TELECOM Digest OnLine - Sorted: Re: Inmates Use Intermediaries to Go Online

Re: Inmates Use Intermediaries to Go Online

Thor Lancelot Simon (
Mon, 2 May 2005 01:00:36 UTC

In article <>, PAT wrote:

> [TELECOM Digest Editor's Note: I would like to know one thing about
> prison phone systems, which are notoriously rip-off systems. The
> prison authorities _claim_ the recipients of phone calls from
> prisoners are not allowed to use _call transfer_ or _call forwarding_
> or _three way calling_ on calls from prisoners. I guess that is
> because the end result -- the person with whom the prisoner wound
> up conversing with -- would possibly not be on the 'approved' list
> at the prison. Does the prison phone system have the technical
> capability to restrict the called party's phone in that way? For
> example, I forward my phone somewhere, then you, in prison, call me
> as we agreed on. Or, you call me from the prison, I flash the
> hook and bring someone else on the line with me. The prison says
> in their literature that is impossible. Is it really? PAT]

It's certainly possible: the type of line is part of the calling party
identity in SS7 ISUP, and "prison" is one type of line (along with
normal stations, payphones, etc.) specifically to allow this sort of
service discrimination.

I used to have a reasonably good set of CLASS service documentation
but it is in storage. To know if call forwarding, 3-way calling, etc.
are specified to not work if one leg of the call is a prison line,
those Bellcore specs would be where to look. To know whether a given
switch implements it that way, you'd need the switch documentation;
maybe someone here with a documentation set for a recent 5ESS or DMS
generic can have a look. Of course, it may just say that the switch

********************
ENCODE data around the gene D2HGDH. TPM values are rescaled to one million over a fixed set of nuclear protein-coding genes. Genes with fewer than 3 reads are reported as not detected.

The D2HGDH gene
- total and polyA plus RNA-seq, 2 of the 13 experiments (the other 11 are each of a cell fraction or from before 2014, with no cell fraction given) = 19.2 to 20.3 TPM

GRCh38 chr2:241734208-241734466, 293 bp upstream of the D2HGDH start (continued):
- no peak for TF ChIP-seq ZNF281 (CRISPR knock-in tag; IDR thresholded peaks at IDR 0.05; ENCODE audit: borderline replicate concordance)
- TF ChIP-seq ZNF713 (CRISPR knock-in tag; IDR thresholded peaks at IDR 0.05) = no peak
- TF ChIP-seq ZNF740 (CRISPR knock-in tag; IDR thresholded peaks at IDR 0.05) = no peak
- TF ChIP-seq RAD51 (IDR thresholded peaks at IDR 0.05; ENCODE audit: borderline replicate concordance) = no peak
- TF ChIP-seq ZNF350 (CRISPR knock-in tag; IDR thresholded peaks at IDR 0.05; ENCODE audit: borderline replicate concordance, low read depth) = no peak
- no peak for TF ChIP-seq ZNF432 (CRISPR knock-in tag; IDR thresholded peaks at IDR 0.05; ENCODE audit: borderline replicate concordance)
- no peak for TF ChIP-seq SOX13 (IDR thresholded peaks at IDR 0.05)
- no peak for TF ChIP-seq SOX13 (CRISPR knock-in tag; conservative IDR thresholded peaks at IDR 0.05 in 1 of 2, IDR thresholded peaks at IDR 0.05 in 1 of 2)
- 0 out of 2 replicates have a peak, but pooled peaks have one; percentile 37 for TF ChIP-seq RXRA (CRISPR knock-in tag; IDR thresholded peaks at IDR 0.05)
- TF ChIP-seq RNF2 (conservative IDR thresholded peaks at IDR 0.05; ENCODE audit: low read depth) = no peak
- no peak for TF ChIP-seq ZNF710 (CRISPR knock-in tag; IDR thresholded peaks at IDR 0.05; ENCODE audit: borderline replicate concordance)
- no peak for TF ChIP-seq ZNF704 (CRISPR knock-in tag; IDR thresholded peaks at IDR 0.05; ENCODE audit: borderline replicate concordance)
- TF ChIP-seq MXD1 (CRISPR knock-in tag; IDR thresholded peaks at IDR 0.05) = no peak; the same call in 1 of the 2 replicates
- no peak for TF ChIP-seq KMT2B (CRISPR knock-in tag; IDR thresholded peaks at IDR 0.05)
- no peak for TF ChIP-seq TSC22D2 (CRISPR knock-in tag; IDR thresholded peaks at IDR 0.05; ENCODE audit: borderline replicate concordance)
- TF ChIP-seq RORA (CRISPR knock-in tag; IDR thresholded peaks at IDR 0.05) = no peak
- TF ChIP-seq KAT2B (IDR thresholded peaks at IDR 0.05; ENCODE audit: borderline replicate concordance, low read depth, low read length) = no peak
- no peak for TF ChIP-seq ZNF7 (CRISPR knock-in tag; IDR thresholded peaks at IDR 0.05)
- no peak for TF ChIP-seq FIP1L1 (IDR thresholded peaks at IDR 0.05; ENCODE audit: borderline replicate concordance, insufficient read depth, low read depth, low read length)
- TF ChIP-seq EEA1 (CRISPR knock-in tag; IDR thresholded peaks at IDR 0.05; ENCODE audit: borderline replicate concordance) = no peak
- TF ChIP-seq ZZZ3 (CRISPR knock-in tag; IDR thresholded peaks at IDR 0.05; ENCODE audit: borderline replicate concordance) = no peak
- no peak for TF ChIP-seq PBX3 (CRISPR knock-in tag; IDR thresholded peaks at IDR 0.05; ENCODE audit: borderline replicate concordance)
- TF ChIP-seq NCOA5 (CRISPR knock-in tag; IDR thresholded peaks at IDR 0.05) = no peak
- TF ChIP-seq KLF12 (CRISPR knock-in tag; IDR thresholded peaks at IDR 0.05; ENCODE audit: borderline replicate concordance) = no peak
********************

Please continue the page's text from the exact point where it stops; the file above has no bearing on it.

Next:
does what the spec requires, in which case you would still need the
CLASS spec to know for sure.

Thor Lancelot Simon

"The inconsistency is startling, though admittedly, if consistency is
to be abandoned or transcended, there is no problem." - Noam Chomsky

[TELECOM Digest Editor's Note: There was an interesting situation like
this in 1972, as ESS was first getting introduced around Chicago. The
first two offices cut over were Chicago-WABash in the downtown area
and Chicago-SUPerior on the near north side. Then the cutovers went
along until about 1980 or so when the final uncut exchange LOngbeach-1
in the EDGewater office went also. The oddity was in the way Call-
Forwarding was handled: -A- forwards his phone to -B- then later, -B-
forwarded his phone to -C-. A person dialing into B got forwarded to
C as you would expect, except a person dialing into A only got
forwarded to B, and not onward to C. Telco's rationale was that the
person calling into A 'expected to reach' B, not C, so that is why
the forwarding stopped short at that point, except if B dialed into A
and in that case it stopped with A anyway, regardless of A being
forwarded to B then B to C. PAT]

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